Episode 112: Fruit Fete 
Recipe: Good Lady Apples Bon Femme
For these baked apples, ubiquitous in home cooking as well as in country inns and restaurants, only a few ingredients are needed. Inexpensive and quickly prepared, the dish can be made year round. Use an apple that will keep its shape during cooking, such as Golden or Red Delicious, russet, Granny Smith, or Pippin.
The apples look best when they have just emerged from the oven, puffed from the heat and glossy with rich color. But it’s best to serve them barely lukewarm, even though they will shrivel a bit as they cool. If you have leftovers, the apples can be reheated the next day (baste them with the juice). These are delicious served with a slice of pound cake or with sour cream.
The mixture of apricot jam, maple syrup, and butter makes a flavorful sauce. If you don’t have maple syrup, substitute granulated sugar. You could also add lemon juice and cinnamon, mace, nutmeg, or any other spice that you like.
6 large apples (2 pounds)
1/3 cup apricot jam
1/3 cup light maple syrup
3 tablespoons unsalted butter, cut into
Preheat the oven to 375 degrees.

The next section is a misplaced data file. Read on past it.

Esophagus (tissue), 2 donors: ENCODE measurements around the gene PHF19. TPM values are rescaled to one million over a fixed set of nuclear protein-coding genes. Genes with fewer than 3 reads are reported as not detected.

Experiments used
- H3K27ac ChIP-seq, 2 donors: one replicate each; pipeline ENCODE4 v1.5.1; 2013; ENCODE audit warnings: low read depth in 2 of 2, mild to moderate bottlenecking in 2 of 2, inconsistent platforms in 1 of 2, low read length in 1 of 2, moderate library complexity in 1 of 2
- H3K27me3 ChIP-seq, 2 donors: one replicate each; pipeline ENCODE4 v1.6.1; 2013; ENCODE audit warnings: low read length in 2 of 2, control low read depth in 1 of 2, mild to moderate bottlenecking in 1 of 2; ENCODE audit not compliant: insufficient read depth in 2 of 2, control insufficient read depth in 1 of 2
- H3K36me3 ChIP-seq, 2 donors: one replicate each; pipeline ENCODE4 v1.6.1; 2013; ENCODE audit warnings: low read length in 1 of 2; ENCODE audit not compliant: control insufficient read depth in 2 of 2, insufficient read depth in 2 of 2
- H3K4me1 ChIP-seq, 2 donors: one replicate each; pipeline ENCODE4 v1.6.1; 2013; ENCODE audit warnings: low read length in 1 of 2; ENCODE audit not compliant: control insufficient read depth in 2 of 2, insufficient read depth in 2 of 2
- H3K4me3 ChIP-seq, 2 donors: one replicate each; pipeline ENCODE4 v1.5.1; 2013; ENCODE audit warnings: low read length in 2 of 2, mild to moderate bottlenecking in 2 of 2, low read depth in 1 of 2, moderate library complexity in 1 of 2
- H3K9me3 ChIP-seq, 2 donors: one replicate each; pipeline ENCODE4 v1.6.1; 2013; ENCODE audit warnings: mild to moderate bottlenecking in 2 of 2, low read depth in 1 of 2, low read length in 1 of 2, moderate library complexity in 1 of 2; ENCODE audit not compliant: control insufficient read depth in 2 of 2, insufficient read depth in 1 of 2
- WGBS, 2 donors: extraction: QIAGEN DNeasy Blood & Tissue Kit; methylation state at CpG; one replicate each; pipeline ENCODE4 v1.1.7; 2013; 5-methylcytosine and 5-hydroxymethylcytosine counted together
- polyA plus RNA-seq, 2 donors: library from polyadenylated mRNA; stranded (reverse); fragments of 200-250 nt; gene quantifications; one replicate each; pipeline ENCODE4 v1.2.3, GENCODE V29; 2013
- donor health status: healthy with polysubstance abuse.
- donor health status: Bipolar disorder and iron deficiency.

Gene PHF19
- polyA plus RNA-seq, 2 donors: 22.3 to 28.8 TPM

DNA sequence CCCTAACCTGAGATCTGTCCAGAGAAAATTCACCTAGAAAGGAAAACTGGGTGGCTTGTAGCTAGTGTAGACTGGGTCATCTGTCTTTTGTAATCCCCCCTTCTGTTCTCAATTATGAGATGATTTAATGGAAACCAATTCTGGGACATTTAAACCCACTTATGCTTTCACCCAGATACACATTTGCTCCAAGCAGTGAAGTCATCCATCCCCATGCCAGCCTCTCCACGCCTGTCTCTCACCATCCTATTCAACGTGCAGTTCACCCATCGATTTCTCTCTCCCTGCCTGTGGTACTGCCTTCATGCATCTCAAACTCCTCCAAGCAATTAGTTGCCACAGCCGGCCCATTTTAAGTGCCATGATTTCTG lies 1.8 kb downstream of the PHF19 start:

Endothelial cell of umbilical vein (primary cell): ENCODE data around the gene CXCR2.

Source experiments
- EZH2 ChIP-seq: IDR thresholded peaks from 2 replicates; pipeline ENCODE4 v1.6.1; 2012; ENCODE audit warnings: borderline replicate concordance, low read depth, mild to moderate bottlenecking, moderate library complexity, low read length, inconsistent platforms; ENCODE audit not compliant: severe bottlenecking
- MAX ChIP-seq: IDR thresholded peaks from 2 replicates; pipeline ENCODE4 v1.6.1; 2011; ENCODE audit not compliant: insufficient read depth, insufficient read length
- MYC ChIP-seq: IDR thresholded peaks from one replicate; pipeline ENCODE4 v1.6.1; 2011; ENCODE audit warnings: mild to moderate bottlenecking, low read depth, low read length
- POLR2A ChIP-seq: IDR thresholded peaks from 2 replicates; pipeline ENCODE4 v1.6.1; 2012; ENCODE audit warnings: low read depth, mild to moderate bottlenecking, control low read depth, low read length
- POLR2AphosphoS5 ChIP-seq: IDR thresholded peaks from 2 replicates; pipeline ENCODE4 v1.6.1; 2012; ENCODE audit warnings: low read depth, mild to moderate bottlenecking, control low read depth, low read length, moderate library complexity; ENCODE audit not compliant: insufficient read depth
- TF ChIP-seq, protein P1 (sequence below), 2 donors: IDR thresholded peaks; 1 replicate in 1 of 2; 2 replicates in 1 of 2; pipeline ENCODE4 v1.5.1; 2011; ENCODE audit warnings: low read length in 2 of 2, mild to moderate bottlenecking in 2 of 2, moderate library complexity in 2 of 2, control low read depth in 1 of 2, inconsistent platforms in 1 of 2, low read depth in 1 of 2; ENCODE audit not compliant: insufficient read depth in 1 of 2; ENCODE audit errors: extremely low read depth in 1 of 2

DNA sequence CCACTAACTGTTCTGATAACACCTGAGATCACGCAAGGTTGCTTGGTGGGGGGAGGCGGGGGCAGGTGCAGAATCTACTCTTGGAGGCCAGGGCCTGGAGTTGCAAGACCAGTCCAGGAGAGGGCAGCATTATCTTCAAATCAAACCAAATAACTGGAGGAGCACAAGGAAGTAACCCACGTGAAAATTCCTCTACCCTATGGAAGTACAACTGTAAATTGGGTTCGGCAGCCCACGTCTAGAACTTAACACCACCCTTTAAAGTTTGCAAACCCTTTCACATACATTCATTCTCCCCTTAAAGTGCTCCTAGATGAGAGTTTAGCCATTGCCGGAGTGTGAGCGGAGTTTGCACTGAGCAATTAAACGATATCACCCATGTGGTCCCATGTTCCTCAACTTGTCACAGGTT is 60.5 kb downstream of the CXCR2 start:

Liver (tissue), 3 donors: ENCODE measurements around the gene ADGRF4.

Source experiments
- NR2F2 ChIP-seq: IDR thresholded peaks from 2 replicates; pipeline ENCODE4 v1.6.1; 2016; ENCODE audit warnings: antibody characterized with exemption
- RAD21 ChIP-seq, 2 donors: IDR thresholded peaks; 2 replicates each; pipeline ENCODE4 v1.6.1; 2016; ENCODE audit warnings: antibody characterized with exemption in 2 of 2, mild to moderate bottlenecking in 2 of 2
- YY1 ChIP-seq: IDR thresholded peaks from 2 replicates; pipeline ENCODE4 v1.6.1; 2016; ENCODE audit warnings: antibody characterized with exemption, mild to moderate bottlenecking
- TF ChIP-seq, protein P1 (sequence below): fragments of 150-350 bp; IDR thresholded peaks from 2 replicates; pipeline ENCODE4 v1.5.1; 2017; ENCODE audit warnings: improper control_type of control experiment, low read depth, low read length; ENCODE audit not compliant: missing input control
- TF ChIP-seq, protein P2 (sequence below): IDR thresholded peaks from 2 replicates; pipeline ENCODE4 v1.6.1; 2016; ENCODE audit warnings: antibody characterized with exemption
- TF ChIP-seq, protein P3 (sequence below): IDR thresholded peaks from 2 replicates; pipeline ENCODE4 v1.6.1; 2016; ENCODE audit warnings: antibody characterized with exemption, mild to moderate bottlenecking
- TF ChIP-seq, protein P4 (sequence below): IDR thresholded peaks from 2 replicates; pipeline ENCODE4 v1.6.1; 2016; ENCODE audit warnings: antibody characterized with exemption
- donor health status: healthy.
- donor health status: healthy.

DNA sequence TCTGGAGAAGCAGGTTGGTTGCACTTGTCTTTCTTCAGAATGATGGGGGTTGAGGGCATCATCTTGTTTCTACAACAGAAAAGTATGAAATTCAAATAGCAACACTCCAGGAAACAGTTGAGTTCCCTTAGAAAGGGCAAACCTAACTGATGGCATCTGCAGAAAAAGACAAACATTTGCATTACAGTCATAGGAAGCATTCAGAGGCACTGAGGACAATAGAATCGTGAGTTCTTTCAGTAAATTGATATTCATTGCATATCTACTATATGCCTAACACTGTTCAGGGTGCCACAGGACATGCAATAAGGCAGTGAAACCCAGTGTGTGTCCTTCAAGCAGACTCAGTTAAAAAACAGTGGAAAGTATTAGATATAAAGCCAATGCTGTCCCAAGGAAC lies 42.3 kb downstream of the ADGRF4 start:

Using a corer or a knife, core apples. Be sure to plunge the corer or knife straight down so that it doesn’t miss the core (if this happens, use the corer or knife to remove any remaining seeds).
With the point of a knife, make an incision in the skin about a third of the way down each apple and cut through the skin 1/8 to 1/4 inch deep all around. As the apple cooks, the flesh expands and the part of the apple above this cut will lift up like a lid. Without this scoring, the apple could burst.
Arrange the apples in a gratin dish or other baking dish that is attractive enough to be brought to the table. Coat the apples with the apricot jam and maple syrup and dot with the butter. Bake for 30 minutes.
Baste the apples with the juice, and cook for another 30 minutes. The apples should be cooked throughout — plump, brown, and soft to the touch. Let cool to lukewarm before serving.
Copyright © 2011 by Jacques Pépin. Used by permission of Houghton Mifflin Harcourt. All rights reserved.